It’s six o’clock and you’re ready to leave the office for the day.
However, as soon as you get in the car/on the train, your mind starts racing with all of the things you still have to do for work, the bad meeting you had, the unhappy client, etc.
Therefore, how do you leave work at work, in order to be more present, mindful and joyful at home?
As a full-time veterinarian in my previous life, I often had extremely frustrating, draining days with euthanasias or exasperating clients who weren’t happy with any options that I gave them. Then, I would come home a ball of stress, replaying the day in my mind like a horror movie.
My family just wanted to spend time with me. Instead, they just got a shell of who I really was, a ghost me. Consequently, what I needed was an action plan to leave work at work in order to focus on my time at home, which is my sanctuary.
That is what I want to give to you, so that you don’t become a ghost parent like I was.
How to leave work at work
1) Prioritize your work load– You need to identify what has to be done today, this week, this month, the next three months and so on. You can do this by using a spreadsheet, a list, Google Docs or Sheets, or whatever else works for you. If you need help with managing a project, you can also try an online management tool like Trello or Asana.
If you’re not sure how to determine your priorities, read my post on how to set priorities here. When you are setting work priorities and schedules, don’t forget to designate time to check work emails and for social media (if that pertains to your business). Those two things can be time drains and throw off your entire day, if not scheduled into your day.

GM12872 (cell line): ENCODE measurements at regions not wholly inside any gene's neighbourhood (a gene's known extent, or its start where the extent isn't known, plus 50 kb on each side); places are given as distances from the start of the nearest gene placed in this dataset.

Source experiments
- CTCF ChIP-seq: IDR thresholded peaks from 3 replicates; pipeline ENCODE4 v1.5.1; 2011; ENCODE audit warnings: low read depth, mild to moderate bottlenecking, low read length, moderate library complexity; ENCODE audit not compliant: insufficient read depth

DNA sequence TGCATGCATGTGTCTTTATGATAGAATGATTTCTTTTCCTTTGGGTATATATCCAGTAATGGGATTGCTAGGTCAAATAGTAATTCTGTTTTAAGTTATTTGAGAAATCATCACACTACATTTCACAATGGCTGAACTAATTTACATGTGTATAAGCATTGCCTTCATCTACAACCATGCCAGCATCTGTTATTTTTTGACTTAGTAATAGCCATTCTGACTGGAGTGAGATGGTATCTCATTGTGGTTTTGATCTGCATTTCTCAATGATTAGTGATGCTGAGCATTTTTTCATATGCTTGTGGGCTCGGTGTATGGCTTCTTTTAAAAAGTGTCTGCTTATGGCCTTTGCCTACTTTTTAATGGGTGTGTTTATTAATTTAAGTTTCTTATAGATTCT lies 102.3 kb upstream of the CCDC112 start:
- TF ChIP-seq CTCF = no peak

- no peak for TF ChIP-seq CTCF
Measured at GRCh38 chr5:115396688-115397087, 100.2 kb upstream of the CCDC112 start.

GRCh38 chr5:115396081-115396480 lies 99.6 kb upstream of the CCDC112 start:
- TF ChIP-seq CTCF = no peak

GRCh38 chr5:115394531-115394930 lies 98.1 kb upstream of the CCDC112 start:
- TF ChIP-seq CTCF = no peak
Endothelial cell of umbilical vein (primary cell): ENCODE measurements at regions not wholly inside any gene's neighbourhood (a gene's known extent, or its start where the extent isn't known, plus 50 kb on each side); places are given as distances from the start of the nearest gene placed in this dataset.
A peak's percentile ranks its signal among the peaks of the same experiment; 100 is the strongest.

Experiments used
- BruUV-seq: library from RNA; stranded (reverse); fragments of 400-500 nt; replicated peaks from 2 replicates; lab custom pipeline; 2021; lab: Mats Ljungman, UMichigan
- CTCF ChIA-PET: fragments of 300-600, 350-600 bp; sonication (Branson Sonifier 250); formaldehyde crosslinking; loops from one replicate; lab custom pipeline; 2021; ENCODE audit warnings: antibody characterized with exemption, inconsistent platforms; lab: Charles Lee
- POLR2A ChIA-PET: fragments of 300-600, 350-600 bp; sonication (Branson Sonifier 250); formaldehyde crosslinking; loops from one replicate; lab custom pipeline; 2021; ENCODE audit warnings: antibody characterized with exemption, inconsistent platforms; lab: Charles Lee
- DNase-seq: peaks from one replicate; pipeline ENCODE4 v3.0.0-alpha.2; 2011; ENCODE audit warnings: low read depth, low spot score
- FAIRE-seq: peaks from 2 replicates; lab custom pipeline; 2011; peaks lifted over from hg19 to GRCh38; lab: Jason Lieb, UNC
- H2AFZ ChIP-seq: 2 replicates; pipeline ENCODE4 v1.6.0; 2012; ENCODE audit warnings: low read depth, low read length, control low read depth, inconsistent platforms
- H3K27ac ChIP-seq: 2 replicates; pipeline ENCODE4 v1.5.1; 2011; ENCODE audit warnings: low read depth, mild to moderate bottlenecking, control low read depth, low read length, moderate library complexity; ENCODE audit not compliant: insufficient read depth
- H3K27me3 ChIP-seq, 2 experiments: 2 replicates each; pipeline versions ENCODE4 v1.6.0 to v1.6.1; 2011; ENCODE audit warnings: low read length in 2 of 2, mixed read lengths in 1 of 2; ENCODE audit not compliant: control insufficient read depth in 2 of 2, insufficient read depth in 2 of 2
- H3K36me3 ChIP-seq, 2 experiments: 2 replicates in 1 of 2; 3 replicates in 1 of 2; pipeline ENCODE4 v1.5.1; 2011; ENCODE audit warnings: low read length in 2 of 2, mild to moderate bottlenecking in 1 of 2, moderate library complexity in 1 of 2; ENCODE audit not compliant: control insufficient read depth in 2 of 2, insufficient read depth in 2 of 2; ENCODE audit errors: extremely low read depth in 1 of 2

2) Do a quick five minute meditation– This will help to reset your mind and body and allow you to leave work at work. I wish I had done this in past years, in order to be more present with my family.
Not sure how to do a meditation? Set a timer for five minutes, turn on some calming music or white noise and close your eyes. Observe your breath, but don’t try to control it. Focus on how the body moves with each inhalation and exhalation. Pay attention to your thoughts, also without trying to control them and without judgement. You’re NOT trying to clear your mind. You’re just trying to be more present.
Visualize each thought like a balloon drifting slowly in front of you and then moving on. Feel the sensations of your body as it sits. When the timer goes off, open your eyes and move on with your day. You can also use a meditation app like Calm or Headspace.
3) Use your commute as YOUR time– Instead of stressing out because traffic is backed up more than usual or someone just cut you off, use your commute time to focus on something you enjoy. This definitely applies to train/subway/bus commutes as well.
You can listen to an audiobook, a podcast or your favorite music (with real human voices, not cartoon characters). I love audiobooks (and books in general) and am amazed at how much more quickly the time passes when listening to one.